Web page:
The 64-year-old health club tycoon suffered severe chest pains while working at his head office last September, but he made a speedy recovery thanks to the quick-thinking and first aid knowledge of his secretary.
“It was a really scary experience,” Bannatyne told BigHospitality. “I had collapsed on the floor and was finding it really difficult to breathe.
“I was lucky that my secretary found me. She hadn’t been trained in first aid but she knew what to do.
'Lack of training'
“The incident made me realise the importance of having good first aid training across your business, so I organised and took part in a training day at our head office.
“I was surprised at the lack of training and knowledge that was in place - we were asked what we would you do in certain situations and none of us really knew the right answer.”
Bannatyne, who also owns four hotels in the UK, is now backing a St John Ambulance campaign to encourage workplaces to train more of their employees to save a life. “I’d read about the work St John Ambulance was doing in the paper and I realised that my businesses – and others – needed to get on-board and become more proactive,” he said.
“The responsibility ultimately lies with the employers; to ensure their staff are well-trained. I don’t think employers like me initially realise the benefits – imagine if you spent just a little bit of money and you ended up saving someone’s life from it.
“A first aid course is £110 which, when you’re employing people and paying them a yearly wage, is a relatively small amount of money. It is hard times and I accept that not all organisations can do it, but you only have to train some of your staff to potentially make a big difference.”
Bannatyne’s message follows a survey of the restaurant industry last year by food hygiene specialist DayMark.Despite 15.5 per cent of chefs reporting that they cut or burn themselves at least once a week, the survey revealed that 37 per cent don’t know where the first aid kit is kept, while 60 per cent have occasionally found vital contents of the kits missing.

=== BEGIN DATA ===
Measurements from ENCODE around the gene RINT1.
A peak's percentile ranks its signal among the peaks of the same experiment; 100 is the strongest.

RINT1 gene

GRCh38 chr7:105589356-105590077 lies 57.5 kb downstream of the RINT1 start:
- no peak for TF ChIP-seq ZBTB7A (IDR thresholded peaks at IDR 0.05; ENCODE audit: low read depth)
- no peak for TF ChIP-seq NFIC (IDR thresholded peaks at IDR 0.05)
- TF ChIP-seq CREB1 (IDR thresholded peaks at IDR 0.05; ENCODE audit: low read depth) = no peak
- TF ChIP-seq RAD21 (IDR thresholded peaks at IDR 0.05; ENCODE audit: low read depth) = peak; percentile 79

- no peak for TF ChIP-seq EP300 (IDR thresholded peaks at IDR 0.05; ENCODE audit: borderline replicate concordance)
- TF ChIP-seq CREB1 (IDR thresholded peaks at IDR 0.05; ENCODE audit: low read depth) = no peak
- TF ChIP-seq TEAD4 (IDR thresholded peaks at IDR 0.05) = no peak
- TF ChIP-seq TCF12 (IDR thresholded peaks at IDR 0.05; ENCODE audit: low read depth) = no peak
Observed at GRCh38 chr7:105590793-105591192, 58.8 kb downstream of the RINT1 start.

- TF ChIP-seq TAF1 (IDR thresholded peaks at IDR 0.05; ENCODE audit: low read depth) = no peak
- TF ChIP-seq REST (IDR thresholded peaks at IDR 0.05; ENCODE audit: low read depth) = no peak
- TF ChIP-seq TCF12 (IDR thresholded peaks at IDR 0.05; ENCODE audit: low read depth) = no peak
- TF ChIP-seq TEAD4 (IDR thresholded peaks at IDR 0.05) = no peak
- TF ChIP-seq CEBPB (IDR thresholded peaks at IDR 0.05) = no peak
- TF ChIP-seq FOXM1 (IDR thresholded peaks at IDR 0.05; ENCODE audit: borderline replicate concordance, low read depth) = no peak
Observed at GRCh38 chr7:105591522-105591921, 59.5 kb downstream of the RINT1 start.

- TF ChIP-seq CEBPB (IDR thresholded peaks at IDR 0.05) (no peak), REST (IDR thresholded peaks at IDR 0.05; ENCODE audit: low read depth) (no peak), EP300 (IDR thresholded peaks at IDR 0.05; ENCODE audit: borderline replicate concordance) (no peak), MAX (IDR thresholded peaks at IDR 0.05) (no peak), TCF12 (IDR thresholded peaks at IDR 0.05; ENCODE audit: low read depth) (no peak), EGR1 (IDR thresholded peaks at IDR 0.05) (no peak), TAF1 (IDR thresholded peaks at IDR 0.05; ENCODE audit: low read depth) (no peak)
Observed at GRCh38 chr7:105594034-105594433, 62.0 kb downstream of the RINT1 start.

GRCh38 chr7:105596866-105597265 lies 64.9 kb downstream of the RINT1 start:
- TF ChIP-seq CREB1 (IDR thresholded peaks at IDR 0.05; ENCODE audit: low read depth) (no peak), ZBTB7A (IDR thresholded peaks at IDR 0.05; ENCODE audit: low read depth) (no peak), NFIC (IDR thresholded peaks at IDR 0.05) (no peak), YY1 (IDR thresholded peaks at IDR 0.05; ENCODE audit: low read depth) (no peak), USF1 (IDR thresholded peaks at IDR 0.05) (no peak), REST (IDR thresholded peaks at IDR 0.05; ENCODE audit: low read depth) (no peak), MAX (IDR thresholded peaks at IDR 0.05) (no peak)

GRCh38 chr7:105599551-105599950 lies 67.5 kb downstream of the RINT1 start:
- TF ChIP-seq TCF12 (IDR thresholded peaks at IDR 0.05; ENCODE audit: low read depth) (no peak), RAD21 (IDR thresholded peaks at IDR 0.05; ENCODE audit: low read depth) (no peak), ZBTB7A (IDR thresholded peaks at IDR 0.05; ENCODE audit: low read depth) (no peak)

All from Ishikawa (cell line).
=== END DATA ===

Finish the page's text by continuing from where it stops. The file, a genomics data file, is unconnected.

Richard Evens, St John Ambulance’s commercial training director, said: “By equipping employees with these skills, organisations are not just making their workplaces safer for their staff.
“Over 60 per cent of first aiders trained at work told us that they had used their skills outside of the workplace. So by giving employees the skills to save a life, businesses are also making their communities a safer place to live.”
Hotel expansion & business tips
Bannatyne, who is worth an estimated £430m, went on to tell us that ‘business is good’ across his four hotels in Darlington, Durham, Hastings and Somerset.“The first three months of this year are actually better last year - a slight increase,” he said.
And, when probed about the possibility of expanding his hotel business, the Dragon added: “We’re just treading water a little bit at the moment because of the recession, so expansion is not on the agenda. But we’ll certainly be talking about it in our board meetings every three months, and discussing how we can work towards it.
“In five years’ time I’d love to have two or three more hotels and a few more spas.”
Having made a name for himself helping aspiring start-up businesses, Bannatyne echoed the views of fellow entrepreneur Luke Johnsonwhen asked to give his biggest piece of advice for hospitality businesses.
“In the current climate, it’s all about giving the best service,” Bannatyne said. “That’s what can make you stand out from the crowd.”
For more information on Duncan Bannatyne’s work with the St John Ambulance first aid initiative or to get your business involved, visit sja.org.uk or call 0844 324 5535.